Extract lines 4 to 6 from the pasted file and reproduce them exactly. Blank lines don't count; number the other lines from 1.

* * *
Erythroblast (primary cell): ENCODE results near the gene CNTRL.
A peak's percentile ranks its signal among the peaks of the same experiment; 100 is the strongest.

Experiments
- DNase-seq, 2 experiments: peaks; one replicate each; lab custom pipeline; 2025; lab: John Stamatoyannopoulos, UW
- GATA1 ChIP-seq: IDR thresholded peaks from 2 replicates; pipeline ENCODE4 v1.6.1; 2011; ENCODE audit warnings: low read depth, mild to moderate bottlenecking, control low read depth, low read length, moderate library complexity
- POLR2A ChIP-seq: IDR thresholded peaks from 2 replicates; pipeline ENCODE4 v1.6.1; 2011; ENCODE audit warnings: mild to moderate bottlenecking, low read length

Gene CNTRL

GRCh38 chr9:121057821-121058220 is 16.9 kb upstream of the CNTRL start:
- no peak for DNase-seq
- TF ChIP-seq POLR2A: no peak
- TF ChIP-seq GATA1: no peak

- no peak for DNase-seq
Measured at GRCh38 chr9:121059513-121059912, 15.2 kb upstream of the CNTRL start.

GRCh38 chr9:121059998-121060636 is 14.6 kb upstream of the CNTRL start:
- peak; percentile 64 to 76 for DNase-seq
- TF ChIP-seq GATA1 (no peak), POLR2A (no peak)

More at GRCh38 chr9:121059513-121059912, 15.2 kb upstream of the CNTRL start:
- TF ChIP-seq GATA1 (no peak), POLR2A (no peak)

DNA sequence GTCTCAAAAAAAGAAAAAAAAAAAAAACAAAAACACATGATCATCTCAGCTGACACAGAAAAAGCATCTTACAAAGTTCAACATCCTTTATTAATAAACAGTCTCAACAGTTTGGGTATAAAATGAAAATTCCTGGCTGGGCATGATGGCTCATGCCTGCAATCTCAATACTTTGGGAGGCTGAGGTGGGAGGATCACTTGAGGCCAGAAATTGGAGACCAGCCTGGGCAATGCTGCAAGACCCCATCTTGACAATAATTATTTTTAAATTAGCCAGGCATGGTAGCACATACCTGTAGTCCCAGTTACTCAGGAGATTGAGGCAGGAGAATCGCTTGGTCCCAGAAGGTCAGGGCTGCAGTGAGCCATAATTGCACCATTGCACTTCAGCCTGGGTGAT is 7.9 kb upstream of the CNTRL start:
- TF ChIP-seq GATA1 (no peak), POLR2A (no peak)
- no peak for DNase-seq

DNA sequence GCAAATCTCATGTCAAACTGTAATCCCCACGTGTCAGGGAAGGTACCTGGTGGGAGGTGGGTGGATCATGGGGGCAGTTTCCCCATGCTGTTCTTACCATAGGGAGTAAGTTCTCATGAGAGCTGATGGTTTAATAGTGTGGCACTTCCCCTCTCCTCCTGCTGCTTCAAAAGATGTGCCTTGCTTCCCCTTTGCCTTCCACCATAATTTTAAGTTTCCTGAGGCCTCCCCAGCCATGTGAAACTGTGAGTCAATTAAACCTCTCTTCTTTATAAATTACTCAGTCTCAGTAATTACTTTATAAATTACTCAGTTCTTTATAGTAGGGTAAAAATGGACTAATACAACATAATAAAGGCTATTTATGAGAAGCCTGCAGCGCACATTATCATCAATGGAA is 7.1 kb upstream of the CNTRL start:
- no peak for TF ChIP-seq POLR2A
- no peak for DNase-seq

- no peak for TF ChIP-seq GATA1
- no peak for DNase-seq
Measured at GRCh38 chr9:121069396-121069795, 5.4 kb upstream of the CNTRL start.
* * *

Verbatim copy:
- DNase-seq, 2 experiments: peaks; one replicate each; lab custom pipeline; 2025; lab: John Stamatoyannopoulos, UW
- GATA1 ChIP-seq: IDR thresholded peaks from 2 replicates; pipeline ENCODE4 v1.6.1; 2011; ENCODE audit warnings: low read depth, mild to moderate bottlenecking, control low read depth, low read length, moderate library complexity
- POLR2A ChIP-seq: IDR thresholded peaks from 2 replicates; pipeline ENCODE4 v1.6.1; 2011; ENCODE audit warnings: mild to moderate bottlenecking, low read length